At the time, Uber appeared caught off guard by the lawsuit, with a spokesperson vowing to review the allegations before commenting further.
However, on Friday Uber said, it'll keep working on its self-driving vehicle technology as it fights Waymo court.
Apparently, Levandowski isn't the only one.
Today, the company was more prepared to take a forceful position. Those submissions showed that Otto said it had its own LiDAR system, described as being very similar to Waymo's.
Google Allo will soon have a desktop application
As you can see in the image above it is an early prototype of Allo running in what seems to be the Safari web browser for Mac. Google Phone app and video-calling app - Google Duo could be merged as both of them primarily use contact numbers.
Alphabet's subsidiary now wants the court to stop Otto and Uber from using its self-driving technology, and to have its documents returned. Alphabet is also the parent company of Google. It said that its former exec stole trade secrets and took it to the eTaxi giant.
In its lawsuit, which you can read here, Waymo said it uncovered evidence that Otto and Uber have taken and are using key parts of Waymo's self-driving technology, specifically technology related to a custom lidar system. Among the most significant files stolen include "LiDAR and circuit board" designs, which are crucial in helping cars navigate roads and obstacles without a driver. The company aims to get an injuction to have all the misappropriation stopped, have all the trade secrets returned and cease the infringement of patents.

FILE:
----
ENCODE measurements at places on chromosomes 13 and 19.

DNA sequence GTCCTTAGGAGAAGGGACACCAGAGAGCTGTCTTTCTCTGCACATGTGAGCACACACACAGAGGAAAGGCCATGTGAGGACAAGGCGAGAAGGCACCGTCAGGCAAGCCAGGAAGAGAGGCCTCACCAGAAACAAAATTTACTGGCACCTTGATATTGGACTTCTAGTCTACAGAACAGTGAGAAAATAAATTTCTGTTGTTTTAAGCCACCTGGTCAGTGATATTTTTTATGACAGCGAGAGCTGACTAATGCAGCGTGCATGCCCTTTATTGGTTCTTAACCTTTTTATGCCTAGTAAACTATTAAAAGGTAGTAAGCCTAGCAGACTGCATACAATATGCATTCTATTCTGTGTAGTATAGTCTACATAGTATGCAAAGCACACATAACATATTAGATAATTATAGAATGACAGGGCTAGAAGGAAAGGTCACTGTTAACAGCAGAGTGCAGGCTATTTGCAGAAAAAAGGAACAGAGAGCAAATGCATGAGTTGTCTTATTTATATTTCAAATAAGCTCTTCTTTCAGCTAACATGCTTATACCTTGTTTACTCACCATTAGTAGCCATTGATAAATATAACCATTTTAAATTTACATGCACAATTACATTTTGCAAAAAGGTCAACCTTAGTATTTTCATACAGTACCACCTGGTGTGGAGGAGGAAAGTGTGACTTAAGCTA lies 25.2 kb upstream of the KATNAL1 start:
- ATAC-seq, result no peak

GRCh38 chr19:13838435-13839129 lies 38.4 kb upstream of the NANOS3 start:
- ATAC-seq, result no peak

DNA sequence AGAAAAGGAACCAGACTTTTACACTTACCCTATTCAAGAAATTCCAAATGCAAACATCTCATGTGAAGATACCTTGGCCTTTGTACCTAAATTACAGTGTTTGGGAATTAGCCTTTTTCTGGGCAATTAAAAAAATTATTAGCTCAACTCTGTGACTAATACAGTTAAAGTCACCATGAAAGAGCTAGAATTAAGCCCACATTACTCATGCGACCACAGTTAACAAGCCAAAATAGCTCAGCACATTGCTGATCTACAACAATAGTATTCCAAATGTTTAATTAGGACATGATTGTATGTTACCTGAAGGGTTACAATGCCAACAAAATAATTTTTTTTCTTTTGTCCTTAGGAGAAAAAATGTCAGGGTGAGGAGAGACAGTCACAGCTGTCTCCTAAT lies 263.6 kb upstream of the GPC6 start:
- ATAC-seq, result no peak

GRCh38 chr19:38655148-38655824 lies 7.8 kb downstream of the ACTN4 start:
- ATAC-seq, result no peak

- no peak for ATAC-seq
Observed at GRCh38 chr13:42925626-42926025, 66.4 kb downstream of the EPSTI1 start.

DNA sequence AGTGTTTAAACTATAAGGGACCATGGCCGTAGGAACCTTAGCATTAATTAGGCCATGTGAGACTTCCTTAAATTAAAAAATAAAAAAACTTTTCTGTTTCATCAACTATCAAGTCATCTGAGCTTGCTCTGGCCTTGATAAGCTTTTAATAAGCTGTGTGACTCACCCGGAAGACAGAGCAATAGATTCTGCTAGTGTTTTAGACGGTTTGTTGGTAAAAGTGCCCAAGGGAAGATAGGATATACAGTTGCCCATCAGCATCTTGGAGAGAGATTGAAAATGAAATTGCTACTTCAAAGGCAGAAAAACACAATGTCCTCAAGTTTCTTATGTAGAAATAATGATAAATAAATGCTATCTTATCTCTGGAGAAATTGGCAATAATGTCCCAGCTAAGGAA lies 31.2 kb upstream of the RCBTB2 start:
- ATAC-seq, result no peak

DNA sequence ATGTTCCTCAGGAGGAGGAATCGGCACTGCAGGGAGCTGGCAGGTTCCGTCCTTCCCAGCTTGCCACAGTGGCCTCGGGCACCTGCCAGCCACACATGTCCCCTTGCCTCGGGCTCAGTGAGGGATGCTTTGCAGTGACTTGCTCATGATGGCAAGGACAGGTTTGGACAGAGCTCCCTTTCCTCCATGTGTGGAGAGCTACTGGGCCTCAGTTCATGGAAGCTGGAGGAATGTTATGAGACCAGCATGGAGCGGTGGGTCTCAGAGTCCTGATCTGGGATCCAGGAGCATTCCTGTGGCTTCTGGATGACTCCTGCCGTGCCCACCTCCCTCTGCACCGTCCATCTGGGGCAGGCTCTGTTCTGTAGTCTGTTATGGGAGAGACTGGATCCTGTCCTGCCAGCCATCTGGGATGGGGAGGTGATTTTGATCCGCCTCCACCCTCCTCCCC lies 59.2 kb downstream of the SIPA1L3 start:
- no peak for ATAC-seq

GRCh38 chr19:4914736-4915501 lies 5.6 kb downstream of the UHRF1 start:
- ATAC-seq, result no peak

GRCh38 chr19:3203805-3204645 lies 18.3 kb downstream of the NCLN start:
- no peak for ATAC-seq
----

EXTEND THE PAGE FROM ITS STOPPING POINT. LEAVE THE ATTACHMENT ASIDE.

Waymo representatives say that other former employees of the company downloaded additional files, including supplier lists, and other vital elements of this sort, and all of those people now work for Otto and Uber, Medium notes.
When it looked into the matter, Waymo found that prior to leaving the company, Levandowski had downloaded over 14,000 highly confidential and proprietary design files for Waymo's various hardware systems. To gain access to Waymo's design server, Mr. Levandowski searched for and installed specialized software onto his company-issued laptop. After downloading more than 14,000 files (9.7GB of data), he attached an external hard drive to the laptop for eight hours.
The case revolves around Waymo, Google's self-driving vehicle project, and Otto - co-founded by former Waymo manager Anthony Levandowski and subsequently purchased by Uber previous year in a $700m transaction. Months before he resigned from the company he allegedly claimed to have revealed to his colleagues at Waymo his intention to "replicate" the technology at another competing company.